Sample Middle School Course

Who Is In Control?

Grade Level: 6th Grade

                        Week/Lesson Eight


Lesson Objective
The Student will
  • learn about the Lakota value fortitude.
  • learn about the Lakota value bravery (courage).
  • learn to cope with adversity (thoka) and control unwanted situations.
LCH Goals

Goal 3: Students will explore the criteria for safe and healthy relationships and how to set clear boundaries.

Goal 4: Students will learn about the various risk behaviors (for example: substance abuse, self-destructive behaviors) and their long-term physical and emotional consequences.

Lakota Virtues 

Bravery - Woohitika

Fortitude - Wowacintanka

Perseverance - Wowacintanka

OSEU Connectors 


OSEU 5 - Oral Tradition & Story


OSEU 4 - Kinship & Harmony

OSEU stands for Oceti Sakowin Essential Understandings and Standards. More information can be found here.



Materials Needed 
  • Medicine Wheel floor display for talking circle
  • Sage, shell and turkey feather for talking circle
  • "The Story of the Giants" (audio) from The Lakota Way by Joseph M Marshall Ill
  • Poster board or white board
  • Reflection Journals
Things to Review  


  • Cantewasake (can-te-wa-sa-ke) - fortitude, strength of heart and mind
  • Cantet'inze (can-te-t'in-ze) - to be brave, courageous
  • lya (e-ya) - giant
  • Thoka (to-ka) - adversity or enemy - an unfortunate event or circumstance

Learning Activities

  1. Begin with gathering around the medicine wheel and Azilya (smudge). Azilya as school allows. Explain to students how important it is to have an understanding of the Lakota/Dakota/Nakota culture.
  2. Ask students how they are practicing their culture (no matter what their culture is).
    1. If you do participate in any traditional practices, what are some of them?
    2. How does participating in cultural activities and events keep you from getting into unsafe and harmful situations? It helps to shape us and provide us with a sense of connection and belonging. (This lesson is about controlling the situation and identifying some coping skills.)
    3. How do we show appreciation for other cultures? (You may want to share with students that we can appreciate and respect others’ culture; you don’t have to make others’ culture look bad to practice your culture.)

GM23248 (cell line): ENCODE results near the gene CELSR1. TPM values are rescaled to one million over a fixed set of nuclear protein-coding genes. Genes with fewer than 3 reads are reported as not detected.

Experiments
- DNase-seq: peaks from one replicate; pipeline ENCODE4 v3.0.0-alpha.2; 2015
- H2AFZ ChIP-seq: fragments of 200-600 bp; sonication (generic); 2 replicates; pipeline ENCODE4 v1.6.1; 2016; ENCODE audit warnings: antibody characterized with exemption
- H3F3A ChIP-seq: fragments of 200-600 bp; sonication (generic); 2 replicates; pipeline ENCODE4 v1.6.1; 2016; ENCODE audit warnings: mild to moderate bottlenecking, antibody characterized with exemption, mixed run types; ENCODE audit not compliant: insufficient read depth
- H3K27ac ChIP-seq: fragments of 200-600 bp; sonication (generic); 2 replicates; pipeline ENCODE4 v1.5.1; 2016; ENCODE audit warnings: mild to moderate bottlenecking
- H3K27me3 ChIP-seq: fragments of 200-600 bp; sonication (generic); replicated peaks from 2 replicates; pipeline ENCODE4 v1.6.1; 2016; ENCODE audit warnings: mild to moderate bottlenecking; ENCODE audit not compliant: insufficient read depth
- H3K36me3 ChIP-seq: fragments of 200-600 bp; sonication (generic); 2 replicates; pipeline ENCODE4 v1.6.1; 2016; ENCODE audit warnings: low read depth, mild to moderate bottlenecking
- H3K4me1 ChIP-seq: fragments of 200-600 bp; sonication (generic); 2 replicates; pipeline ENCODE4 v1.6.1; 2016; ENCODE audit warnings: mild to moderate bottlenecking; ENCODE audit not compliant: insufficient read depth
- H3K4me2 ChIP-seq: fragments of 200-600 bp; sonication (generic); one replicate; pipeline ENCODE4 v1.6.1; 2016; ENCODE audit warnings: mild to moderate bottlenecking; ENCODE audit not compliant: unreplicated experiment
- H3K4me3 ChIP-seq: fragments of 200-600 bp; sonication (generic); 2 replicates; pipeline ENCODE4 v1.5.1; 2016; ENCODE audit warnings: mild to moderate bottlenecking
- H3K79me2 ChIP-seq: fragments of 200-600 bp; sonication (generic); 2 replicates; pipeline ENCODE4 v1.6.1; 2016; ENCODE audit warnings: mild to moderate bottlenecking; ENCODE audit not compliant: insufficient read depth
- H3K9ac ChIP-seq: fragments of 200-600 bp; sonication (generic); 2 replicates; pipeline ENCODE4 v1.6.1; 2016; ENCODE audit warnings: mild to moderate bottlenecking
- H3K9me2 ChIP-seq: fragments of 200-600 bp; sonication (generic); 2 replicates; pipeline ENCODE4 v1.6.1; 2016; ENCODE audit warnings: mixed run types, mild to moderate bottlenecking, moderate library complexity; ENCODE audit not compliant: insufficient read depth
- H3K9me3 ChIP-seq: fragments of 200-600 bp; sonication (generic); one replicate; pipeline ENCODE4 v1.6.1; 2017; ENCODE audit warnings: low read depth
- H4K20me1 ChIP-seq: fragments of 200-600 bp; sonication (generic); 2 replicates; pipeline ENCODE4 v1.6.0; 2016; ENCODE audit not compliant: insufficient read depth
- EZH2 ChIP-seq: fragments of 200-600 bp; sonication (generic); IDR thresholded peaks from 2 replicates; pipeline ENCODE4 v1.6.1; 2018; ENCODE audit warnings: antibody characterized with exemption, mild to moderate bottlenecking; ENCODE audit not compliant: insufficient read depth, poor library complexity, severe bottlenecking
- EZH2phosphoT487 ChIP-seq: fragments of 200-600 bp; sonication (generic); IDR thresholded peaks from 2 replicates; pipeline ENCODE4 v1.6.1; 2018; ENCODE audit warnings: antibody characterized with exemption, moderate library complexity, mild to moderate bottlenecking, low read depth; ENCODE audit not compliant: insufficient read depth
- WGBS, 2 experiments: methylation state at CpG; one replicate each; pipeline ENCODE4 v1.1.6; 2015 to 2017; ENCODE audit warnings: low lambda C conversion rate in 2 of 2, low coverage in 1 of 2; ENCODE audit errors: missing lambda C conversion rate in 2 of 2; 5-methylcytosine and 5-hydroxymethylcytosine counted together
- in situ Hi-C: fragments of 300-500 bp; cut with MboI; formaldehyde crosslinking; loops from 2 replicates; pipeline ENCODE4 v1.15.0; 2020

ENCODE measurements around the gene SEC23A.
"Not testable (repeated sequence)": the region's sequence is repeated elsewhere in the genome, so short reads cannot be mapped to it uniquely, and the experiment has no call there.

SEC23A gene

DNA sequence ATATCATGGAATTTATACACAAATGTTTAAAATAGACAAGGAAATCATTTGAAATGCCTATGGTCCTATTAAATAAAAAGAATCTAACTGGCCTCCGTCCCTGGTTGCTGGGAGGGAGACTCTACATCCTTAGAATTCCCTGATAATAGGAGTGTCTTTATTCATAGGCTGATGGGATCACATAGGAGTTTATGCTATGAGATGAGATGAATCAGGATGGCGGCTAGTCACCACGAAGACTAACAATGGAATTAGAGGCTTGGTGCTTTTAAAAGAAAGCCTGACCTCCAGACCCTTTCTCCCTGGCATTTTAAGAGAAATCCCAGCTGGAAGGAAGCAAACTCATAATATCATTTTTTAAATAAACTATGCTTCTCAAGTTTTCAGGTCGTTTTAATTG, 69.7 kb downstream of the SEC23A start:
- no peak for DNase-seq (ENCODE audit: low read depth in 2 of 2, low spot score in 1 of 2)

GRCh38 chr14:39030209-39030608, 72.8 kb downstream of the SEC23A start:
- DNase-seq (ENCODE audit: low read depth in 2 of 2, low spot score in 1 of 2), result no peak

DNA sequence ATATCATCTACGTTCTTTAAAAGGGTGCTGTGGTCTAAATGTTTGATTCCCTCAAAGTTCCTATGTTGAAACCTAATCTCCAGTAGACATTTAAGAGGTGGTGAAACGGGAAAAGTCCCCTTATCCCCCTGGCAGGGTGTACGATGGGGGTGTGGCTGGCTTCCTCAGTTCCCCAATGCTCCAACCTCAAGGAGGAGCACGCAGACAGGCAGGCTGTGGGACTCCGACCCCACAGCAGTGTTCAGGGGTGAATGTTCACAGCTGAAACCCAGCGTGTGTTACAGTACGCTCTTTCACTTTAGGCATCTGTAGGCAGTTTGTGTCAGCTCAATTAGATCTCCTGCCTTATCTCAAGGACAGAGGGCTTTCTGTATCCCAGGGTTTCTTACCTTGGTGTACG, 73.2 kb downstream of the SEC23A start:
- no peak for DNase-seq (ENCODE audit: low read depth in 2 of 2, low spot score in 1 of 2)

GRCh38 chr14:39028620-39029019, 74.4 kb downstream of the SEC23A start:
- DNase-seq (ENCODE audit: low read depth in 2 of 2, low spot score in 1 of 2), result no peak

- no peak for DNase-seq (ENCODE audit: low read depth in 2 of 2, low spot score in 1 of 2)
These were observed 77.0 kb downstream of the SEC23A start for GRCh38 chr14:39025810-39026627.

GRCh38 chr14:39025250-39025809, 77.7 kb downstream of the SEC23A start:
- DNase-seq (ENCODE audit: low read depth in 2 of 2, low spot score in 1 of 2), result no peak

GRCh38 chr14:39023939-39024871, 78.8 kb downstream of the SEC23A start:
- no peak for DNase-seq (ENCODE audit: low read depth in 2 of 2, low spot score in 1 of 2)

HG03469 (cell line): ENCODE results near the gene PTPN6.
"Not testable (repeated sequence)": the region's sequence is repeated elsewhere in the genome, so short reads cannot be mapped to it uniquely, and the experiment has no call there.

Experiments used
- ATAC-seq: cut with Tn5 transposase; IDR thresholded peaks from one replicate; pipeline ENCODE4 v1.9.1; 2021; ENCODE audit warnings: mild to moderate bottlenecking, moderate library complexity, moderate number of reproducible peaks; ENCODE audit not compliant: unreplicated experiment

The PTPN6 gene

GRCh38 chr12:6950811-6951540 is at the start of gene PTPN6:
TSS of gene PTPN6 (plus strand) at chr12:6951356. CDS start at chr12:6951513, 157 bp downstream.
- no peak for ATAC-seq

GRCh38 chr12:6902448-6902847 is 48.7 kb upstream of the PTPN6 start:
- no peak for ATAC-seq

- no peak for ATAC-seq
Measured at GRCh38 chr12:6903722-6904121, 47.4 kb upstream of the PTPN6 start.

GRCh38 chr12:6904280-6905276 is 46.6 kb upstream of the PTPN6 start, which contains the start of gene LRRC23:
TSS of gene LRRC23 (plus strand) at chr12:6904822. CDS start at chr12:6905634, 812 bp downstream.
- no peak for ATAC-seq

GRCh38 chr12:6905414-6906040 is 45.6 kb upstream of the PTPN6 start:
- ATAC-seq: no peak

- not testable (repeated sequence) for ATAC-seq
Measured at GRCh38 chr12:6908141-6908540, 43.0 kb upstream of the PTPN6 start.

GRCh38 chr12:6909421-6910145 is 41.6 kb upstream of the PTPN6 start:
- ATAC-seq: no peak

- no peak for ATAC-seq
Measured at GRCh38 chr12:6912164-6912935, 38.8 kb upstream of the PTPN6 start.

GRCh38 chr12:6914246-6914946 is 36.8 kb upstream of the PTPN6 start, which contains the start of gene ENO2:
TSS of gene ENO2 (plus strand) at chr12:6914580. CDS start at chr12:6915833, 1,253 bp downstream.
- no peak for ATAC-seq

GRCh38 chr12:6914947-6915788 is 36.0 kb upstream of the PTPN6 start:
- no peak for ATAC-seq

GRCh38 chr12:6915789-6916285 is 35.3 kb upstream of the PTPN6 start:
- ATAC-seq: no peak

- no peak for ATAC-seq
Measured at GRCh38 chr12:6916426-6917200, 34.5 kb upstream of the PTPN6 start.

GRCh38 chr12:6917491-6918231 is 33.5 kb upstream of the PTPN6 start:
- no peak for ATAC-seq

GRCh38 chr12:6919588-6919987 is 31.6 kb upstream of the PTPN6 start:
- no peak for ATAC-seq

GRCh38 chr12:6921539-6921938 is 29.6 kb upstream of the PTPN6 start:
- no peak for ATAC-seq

1. Briefly review the important points from last week's lesson 7.
  2. Tell the students that we will listen to the story "The Story of the Giants" from The Lakota Way by Joseph M Marshall Ill.
  3. After hearing the story, process the story orally and in writing
  4. Explain how lya (e-ya) can be used as an example of alcohol, drugs/tobacco use, gangs, violence, vandalism or placing oneself into an unhealthy or unsafe situation.


Process with Students 

  1. What do you think would have happened to all the people if lya (e-ya) was not destroyed?
  2. How can we take the moral of the story and apply it to our own lives?
  3. In their reflection journals, have students complete the page titled, “Who is in Control?”
    1. Students will list three situations which you believe were not healthy or were harmful to you or others, or not safe for anyone.
    2. Students will list three or more ways in which you can make positive choices about harmful situations such as substance use, being in a gang, vandalism, etc.
    3. Students will give examples of skills to cope with a difficult situation.
  4. Have the students share their responses to each question. List them on poster board paper or a document for everyone to see.
  5. Share some skills to cope with the following situations:
    1. Dangerous people or activity within the home
    2. Individuals who are selling alcohol, tobacco or drugs to you or others
    3. Being in a situation where people are using drugs or alcohol
    4. When someone is bullying or being mean to you
    5. When you are invited to be a member of a gang
    6. When someone approaches you to do something you do not want to do
    7. When someone pressures you into doing an online challenge
    8. Seeing something on social media that is bullying others



OPTIONAL: For this curriculum, we invite you to have students reflect in their reflection journal / workbook. This can be done in a digital file shared with the educator (Google Docs, Word Online) or in a paper journal. This reflection includes:

  • For elementary school students, 1) show what you learned from the lesson by drawing a picture, 2) slow down and write how you feel about what you learned, and answer 3) how could you grow or learn even more on this topic?
  • For middle school students, 1) demonstrate one takeaway from the lesson, 2) reflect and summarize your feelings and thoughts about the lesson, and answer 3) how could you apply what you learned from this lesson to your life?

LCH has no specific graded assessments. However, you may wish to use the activities and your observations to inform future lessons. If your context requires grading the material, consider scoring their performance against the outcomes.